(This devotion is day one of a 30-Day Thanksgiving Challenge. Each day includes a daily reading that will be accompanied by a post on this blog.)
Read Psalm 100
What’s the proper reaction of creation to its Creator? If God is God, and we live and breathe in His world, provided for and blessed in countless ways, what is a fitting response? And if we were under God’s righteous judgment because of our sin against Him, and yet He graciously redeemed us at the cost of His Son, what should be our posture before Him?
Humility. Awe. Gratitude. Surrender. Worship. To name a few things that come to mind.
God’s glory, goodness, and grace should stir our hearts. And yet, I’m guilty of approaching God with apathy, yawning in boredom or distracted by the smallest thing. When I do this, it’s because I’m not considering the majesty, might, and mercy of God. Ritual drives me, or maybe fear or unbelief loom in my mind, but there’s a disconnect between who God is and how I relate to Him when entering His presence does nothing to me or for me.
Psalm 100 celebrates the Kingship of God. God’s rule, domain, protection, benevolence, and care for all under His rule cause the people to rejoice in Him.
A Royal Celebration
I watch a lot of Disney movies with my daughter, and many of them use imagery of kings, queens, kingdoms, and (of course) princesses. A common scene in these films includes a king or royal family member entering a town where the people feel overwhelmed with the honor of their visit. They line their streets in celebration and fill the air with cheers. Colorful banners wave and trumpets blow. They rejoice in their king and in being citizens of his kingdoms. There’s a shared honor experienced through a connection to such regal royalty.
Through these images, we can feel the joyful celebration described in Psalm 100. Listen to how the Psalmist talks about approaching God.
Rejoice in Him
Verses 1–2 suggest the royal celebration of cheering and singing. Make a joyful noise to the Lord. Serve the Lord with gladness. Come into His presence with singing.
Verse three hits the pause button to offer perspective. The Lord is God (and we are not). Nothing should be more obvious than this, and yet we often try to take over for Him. But He made you, and you are His. We are the sheep of His pasture. Recalling creation incites awe of Him and assures us of His care for us. He is the almighty Maker of Heaven and Earth. He flexes His muscles by speaking a word and the wonders of the universe come into being.
Let the beauty of His glory and power stun you. Praise Him for it.
Draw Near to Him
But He’s not just above and beyond us as God; He’s also near to us and with us as our God. We belong to Him. We are His. You are His. Like a good shepherd (Is. 40:10–11; Ps. 23; John 10:1–18), He watches over you, protects you, and provides for you.
Like sheep, look to Him. Let His nearness and care humble you. Thank Him.
We enter the prestigious, royal gates of the King’s palace humbly, but not bashfully. With confidence, based on the King’s mercy and grace rather than our worth or esteem, we boldly come into His courts. As we do so, we give thanks and bless His name (100:4).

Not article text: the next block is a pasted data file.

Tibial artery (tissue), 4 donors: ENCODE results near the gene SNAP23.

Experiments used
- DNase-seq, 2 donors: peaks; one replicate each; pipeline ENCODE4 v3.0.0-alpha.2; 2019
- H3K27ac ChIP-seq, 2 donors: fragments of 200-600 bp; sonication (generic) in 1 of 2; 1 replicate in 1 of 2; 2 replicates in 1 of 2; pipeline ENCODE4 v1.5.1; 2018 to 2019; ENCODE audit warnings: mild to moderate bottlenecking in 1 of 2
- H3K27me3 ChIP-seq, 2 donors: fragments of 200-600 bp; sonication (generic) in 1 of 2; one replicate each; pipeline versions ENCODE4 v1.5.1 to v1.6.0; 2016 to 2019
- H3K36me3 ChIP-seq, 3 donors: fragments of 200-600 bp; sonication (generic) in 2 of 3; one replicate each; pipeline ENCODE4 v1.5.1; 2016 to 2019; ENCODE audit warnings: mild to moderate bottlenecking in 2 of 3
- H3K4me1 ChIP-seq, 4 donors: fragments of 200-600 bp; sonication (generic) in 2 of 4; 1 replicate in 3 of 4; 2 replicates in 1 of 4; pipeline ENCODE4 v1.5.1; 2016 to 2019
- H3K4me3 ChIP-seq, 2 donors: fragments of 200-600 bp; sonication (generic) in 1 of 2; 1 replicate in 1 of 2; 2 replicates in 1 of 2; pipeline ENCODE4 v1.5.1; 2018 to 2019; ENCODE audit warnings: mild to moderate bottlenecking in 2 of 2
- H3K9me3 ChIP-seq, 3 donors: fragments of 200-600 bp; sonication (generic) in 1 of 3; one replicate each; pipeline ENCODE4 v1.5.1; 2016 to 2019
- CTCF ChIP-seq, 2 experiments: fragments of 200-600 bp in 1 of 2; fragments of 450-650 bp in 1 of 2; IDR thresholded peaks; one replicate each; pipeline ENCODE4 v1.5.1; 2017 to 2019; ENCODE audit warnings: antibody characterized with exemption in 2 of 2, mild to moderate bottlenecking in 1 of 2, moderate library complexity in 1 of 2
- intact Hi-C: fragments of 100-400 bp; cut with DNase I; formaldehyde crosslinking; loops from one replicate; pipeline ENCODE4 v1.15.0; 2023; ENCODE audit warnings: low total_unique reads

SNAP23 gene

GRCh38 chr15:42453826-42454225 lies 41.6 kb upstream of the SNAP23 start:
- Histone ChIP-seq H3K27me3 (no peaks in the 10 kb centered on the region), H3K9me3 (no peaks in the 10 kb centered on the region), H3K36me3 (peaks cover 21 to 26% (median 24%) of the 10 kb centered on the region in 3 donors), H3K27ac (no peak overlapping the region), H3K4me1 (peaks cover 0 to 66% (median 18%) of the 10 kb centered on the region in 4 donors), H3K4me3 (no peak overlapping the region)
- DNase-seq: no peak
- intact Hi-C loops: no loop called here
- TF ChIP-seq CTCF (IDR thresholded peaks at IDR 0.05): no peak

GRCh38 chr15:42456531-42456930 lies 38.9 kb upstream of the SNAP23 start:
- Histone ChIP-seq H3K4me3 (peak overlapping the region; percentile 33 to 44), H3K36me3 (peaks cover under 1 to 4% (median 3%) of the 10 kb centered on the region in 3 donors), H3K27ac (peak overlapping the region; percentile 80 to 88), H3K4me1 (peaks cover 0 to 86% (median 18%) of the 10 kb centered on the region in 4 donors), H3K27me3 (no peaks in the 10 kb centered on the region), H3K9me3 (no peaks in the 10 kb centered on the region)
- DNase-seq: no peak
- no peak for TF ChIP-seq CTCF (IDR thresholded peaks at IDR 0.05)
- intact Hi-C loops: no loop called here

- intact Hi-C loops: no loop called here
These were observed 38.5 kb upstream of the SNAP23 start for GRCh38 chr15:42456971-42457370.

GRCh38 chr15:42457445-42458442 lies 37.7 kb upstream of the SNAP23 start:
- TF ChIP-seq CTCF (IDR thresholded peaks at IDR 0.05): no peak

It astounds me that peasants can approach the King of Kings, and that we can do so like welcomed and wanted children. He even invites us to draw near. The proper posture from grateful citizens—even sons and daughters—is joy and thankfulness. He is at once the King we bow before, but also the loving Father who runs to meet us (Luke 15:20).
Rest in Him
In our final verse (5), the Psalmist summarizes who God is. What kind of King is He? Why are humility, adoration, trust, and thankfulness fitting responses before Him?
The Lord is good (100:5). This Psalm condenses God’s many admirable attributes down to one description of our King: goodness. It reminds me of the famous line from C. S. Lewis’s The Lion, The Witch and the Wardrobe when Mr. Beaver describes Aslan—the great Lion—by saying, “Course he isn’t safe. But he’s good. He’s the King, I tell you.”
The Psalm adds two descriptions of God’s goodness: steadfast love and faithfulness.
His steadfast love endures forever. His unchanging, unceasing love demonstrates His goodness. He’s also faithful. He can be trusted and is true. You can rely on God, knowing He always keeps His Word and promises. He will be faithful forever. It’s part of His goodness.
For all these things, the Psalmist rejoices in God and gives thanks to Him.
From Grace to Gratitude
When we remember our guilt before God, and yet His grace in forgiving, reconciling, and adopting us, guilt gives way to gratitude. If we think about how God should have treated us as sinners who rebelled against His authority and kingdom, and yet how He does treat us with steadfast love, perfect faithfulness, and overwhelming goodness, our hearts fill with gratitude. Psalm 100 offers us refreshment as we rejoice in our King.
Read through this Psalm again. Respond in thanksgiving for who God is and what He’s done for you. Reflect on who God is as God, and what it means to be His people and sheep. Record specific examples to crank the gears of gratitude.
 C. S. Lewis, The Lion, the Witch and the Wardrobe (New York: HarperCollins Publishers, 1950), 80.
To go deeper in biblical thanksgiving and understand how it leads us to know and enjoy God, check out my book The Grumbler’s Guide to Giving Thanks: Reclaiming the Gifts of A Lost Spiritual Discipline.